The asker is using the class as a container for multiple functions. They're not using it in an oo manner, so the extra power and functionality of true classes is not doing them any good. It doesn't make sense to hand-write switch-statement-like logic for accessing (static) class members instead of just using an actual built-in container type. –  Kyle Strand Jan 11 '13 at 19:40
    
It does if you are trying to learn basics of classes. Trying to apply advanced software design principles to a toy example which has the only purpose of illustrating a basic syntax concept is pointless. You might as well say he should use lower and getattr to map the operations to function names directly instead. It doesn't actually help him learn the things he doesn't know. And besides, you are talking about style and practice, and not even following PEP8. Lastly, stateful, or at least state changing objects are not the only useful objects. Look at re.MatchObject for example. –  Silas Ray Jan 11 '13 at 20:05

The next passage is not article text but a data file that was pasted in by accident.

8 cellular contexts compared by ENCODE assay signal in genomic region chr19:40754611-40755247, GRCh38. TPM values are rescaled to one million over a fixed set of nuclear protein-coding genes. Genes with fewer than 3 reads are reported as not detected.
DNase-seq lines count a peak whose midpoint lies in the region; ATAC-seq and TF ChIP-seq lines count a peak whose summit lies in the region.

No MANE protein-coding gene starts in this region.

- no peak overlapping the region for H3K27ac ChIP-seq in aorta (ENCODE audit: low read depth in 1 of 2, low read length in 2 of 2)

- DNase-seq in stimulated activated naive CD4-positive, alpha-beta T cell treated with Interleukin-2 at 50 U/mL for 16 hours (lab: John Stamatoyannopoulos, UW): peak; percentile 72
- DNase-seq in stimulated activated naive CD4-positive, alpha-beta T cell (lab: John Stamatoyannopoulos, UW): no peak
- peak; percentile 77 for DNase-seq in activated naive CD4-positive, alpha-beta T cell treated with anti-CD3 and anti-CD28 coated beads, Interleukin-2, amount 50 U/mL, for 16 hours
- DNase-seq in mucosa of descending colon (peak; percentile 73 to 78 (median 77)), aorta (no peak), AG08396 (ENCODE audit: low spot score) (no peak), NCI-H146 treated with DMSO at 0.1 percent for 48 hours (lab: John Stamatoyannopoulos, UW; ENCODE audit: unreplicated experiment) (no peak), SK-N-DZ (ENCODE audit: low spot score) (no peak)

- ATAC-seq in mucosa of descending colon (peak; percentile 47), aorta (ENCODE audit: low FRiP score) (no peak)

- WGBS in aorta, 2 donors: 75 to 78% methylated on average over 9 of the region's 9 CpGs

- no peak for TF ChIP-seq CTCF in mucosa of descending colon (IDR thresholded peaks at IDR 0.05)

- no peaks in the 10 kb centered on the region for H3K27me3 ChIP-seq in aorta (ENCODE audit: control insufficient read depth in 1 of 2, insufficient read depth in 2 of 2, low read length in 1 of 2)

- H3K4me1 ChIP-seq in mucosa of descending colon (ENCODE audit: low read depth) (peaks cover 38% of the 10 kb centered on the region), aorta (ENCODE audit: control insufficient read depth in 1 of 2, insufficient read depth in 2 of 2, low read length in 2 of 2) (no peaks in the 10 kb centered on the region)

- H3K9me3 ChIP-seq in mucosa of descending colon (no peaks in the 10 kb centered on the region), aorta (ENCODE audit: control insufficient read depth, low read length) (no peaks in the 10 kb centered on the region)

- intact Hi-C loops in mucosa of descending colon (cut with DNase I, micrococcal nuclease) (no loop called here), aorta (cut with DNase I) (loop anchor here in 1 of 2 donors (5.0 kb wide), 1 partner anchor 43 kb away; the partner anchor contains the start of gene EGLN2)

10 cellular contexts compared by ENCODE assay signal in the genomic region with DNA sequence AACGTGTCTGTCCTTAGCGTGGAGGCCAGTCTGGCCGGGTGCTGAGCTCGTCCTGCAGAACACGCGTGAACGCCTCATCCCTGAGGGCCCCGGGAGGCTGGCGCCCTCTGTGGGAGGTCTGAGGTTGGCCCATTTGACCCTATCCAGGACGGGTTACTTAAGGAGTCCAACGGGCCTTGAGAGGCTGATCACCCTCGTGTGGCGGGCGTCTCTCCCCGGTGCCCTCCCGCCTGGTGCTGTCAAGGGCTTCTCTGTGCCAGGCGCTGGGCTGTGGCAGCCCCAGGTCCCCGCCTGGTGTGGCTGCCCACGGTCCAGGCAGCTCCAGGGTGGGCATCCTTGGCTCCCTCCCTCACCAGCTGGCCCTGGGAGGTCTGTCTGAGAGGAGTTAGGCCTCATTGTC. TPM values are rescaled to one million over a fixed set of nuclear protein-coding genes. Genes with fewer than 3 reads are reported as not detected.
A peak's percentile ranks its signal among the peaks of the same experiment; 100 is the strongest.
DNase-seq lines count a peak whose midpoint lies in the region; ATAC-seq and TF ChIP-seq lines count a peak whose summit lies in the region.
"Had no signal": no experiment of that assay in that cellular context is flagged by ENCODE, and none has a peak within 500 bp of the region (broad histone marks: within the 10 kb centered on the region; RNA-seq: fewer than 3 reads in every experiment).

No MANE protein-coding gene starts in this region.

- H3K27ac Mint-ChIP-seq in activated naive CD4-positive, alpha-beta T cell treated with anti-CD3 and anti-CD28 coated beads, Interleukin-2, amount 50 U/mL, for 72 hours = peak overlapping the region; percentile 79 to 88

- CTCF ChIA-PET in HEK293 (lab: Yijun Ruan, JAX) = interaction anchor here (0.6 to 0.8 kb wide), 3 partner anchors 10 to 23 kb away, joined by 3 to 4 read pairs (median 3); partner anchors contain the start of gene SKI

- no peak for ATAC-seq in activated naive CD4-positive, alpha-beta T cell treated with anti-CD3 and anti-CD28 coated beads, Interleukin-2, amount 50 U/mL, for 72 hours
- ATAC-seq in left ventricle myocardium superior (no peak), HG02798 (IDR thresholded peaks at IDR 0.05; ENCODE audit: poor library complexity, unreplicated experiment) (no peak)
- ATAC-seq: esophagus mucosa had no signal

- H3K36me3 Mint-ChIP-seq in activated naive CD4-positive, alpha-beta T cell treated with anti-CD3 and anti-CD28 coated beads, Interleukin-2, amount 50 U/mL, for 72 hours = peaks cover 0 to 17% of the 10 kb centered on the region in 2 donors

If by "the basics of classes" you mean "how to use classes as namespaces," then yes, the original code demonstrates that, but it didn't seem to me like a good demonstration of how to use classes, so I recommended not using them. Dictionaries, meanwhile, seem like a pretty basic component of Python (even if the data contained in each entry is a function), and judicious dictionary usage is frequently more useful than defining new classes. However, I also explained how classes could be (more usefully) used in this example. So what's problematic? –  Kyle Strand Jan 12 '13 at 1:13
    
(As for PEP8: I don't see anything in my code that violates PEP8 except perhaps the fact that I didn't capitalize calculator, and the "blah %s"%value syntax for string literals is no longer the preferred method for putting values into strings, but neither of those seem like particularly relevant issues. As for MatchObject, no, you can't change the state of the object once you've initialized it, but it still ties data to functionality, which is the core idea of oo programming.) –  Kyle Strand Jan 12 '13 at 1:17